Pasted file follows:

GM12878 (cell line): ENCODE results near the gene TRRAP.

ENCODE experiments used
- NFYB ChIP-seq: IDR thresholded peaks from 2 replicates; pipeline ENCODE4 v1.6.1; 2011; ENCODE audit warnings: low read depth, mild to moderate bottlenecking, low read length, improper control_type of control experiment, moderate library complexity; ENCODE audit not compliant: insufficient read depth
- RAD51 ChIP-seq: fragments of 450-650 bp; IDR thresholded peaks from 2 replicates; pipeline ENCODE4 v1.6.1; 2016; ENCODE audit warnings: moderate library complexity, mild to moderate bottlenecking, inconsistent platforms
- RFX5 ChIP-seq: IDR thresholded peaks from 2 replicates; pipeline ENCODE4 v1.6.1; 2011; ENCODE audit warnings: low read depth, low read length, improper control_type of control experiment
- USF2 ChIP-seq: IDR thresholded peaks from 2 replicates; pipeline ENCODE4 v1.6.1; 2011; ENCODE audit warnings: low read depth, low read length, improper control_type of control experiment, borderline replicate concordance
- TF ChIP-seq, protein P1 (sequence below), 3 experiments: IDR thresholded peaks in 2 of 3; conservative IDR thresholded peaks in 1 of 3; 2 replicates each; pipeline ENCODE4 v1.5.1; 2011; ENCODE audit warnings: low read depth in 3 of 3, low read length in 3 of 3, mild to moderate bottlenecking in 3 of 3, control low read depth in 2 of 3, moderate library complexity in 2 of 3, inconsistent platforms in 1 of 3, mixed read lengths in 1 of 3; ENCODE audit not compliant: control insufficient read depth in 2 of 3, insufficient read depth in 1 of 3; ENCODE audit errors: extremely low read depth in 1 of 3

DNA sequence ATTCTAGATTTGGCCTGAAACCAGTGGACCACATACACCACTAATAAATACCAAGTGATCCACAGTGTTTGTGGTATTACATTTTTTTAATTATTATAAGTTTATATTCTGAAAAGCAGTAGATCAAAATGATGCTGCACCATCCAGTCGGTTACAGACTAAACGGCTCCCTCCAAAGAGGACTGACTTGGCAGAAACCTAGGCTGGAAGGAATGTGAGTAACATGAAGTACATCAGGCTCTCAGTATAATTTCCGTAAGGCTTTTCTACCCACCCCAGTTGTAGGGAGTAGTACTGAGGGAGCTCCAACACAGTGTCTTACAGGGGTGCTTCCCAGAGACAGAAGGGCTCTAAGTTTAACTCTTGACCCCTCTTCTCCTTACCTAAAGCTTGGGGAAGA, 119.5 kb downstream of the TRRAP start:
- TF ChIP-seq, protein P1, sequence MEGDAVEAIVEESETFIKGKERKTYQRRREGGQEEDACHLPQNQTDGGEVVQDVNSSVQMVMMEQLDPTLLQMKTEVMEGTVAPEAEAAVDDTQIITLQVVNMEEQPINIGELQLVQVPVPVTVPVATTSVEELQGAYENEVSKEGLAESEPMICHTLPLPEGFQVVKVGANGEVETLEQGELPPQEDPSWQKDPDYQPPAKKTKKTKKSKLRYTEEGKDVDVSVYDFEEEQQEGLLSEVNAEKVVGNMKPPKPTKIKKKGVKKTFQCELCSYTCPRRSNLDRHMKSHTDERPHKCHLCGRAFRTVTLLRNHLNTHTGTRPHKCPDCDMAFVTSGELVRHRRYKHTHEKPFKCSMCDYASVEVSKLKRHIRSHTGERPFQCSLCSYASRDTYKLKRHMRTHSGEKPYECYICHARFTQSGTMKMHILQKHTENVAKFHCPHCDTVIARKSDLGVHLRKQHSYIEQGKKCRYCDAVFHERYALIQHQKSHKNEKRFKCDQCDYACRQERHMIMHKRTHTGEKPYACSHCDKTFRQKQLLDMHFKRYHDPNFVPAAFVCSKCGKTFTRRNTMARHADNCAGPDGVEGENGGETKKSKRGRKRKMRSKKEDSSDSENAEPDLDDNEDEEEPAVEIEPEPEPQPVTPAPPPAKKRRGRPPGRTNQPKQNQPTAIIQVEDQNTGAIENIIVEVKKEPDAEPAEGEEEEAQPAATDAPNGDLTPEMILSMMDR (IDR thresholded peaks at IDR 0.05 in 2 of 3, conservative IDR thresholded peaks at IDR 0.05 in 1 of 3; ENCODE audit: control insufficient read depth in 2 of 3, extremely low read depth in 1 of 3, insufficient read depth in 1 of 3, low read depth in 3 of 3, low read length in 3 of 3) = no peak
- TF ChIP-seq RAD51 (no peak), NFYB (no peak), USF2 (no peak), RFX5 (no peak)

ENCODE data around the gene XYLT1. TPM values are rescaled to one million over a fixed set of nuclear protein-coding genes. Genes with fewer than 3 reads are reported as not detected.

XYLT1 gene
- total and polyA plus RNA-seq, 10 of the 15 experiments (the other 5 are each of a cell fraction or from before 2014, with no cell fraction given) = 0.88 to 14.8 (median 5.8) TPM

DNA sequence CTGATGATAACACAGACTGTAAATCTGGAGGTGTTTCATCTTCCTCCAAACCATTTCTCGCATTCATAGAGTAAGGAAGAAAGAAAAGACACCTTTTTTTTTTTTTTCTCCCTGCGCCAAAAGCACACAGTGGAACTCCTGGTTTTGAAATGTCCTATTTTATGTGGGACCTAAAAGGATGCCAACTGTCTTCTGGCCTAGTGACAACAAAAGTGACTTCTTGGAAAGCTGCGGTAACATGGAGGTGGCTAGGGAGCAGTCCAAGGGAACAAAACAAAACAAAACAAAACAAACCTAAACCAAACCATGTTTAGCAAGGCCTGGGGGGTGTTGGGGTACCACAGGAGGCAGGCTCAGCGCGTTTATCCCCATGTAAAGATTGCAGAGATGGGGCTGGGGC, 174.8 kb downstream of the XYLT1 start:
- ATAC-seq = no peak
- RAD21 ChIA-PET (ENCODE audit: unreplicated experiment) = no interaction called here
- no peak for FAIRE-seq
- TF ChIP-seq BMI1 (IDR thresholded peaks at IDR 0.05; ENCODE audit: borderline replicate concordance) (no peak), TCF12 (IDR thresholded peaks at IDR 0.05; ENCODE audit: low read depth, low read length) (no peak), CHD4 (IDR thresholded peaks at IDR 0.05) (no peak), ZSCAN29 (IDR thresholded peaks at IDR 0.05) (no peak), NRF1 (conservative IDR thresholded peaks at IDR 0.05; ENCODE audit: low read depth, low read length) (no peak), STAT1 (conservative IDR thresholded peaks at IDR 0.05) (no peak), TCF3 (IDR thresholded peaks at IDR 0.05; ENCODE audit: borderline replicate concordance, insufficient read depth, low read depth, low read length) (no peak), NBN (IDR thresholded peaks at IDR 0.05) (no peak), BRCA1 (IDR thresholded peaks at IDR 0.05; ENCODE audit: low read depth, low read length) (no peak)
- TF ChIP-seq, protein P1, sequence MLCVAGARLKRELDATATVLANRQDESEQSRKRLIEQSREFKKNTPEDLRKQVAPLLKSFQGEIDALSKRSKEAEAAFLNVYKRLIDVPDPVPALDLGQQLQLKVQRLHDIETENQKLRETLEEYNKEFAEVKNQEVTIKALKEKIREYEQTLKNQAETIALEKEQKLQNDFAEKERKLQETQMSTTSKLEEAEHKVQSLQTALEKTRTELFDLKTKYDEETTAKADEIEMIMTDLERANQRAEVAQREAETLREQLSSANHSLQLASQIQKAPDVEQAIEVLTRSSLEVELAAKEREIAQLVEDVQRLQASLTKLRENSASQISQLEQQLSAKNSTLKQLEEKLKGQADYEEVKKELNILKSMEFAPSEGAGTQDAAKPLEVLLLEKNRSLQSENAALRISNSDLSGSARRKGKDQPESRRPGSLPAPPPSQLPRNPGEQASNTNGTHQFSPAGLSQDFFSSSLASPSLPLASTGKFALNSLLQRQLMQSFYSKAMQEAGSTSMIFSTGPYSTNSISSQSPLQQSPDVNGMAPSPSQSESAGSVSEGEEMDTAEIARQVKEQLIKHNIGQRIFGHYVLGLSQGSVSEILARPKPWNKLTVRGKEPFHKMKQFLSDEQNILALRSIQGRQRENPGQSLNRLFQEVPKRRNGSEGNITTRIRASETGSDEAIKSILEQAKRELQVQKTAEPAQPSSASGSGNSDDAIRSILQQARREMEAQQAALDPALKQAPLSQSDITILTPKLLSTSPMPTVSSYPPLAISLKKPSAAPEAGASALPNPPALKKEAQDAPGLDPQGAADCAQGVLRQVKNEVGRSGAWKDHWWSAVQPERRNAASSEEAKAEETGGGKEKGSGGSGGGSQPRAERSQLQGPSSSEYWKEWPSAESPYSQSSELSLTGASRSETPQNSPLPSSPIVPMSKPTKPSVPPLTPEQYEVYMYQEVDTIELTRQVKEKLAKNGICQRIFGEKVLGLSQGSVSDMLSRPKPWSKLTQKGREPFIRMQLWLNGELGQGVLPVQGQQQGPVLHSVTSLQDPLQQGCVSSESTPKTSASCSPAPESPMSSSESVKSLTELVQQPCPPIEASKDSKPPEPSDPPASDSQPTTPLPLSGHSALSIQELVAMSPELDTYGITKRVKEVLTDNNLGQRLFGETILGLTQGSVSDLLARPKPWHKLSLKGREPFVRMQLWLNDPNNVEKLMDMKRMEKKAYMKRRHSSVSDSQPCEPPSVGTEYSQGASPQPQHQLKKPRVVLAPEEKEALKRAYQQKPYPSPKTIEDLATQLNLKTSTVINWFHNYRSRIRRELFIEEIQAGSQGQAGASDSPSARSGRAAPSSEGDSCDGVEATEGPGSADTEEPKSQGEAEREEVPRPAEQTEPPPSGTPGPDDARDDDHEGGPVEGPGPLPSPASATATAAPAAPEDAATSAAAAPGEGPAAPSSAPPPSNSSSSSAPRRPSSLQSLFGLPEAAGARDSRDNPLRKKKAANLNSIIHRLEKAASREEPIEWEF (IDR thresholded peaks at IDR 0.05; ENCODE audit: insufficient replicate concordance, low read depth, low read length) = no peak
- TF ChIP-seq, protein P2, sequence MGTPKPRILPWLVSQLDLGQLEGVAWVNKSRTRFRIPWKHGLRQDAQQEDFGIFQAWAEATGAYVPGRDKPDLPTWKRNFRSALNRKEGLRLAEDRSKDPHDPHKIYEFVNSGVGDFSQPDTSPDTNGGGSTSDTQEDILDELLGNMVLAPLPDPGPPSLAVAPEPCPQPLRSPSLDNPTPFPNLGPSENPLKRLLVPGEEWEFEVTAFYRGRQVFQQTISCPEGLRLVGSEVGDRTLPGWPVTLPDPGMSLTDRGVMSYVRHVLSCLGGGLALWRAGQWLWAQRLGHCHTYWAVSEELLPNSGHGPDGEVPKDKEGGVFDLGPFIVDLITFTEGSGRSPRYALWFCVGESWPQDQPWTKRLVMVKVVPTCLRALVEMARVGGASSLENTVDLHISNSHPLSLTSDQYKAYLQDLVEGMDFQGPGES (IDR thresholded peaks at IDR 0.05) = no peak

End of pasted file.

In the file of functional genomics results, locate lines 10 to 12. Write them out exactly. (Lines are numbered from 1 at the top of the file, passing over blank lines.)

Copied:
- TF ChIP-seq RAD51 (no peak), NFYB (no peak), USF2 (no peak), RFX5 (no peak)

ENCODE data around the gene XYLT1. TPM values are rescaled to one million over a fixed set of nuclear protein-coding genes. Genes with fewer than 3 reads are reported as not detected.

XYLT1 gene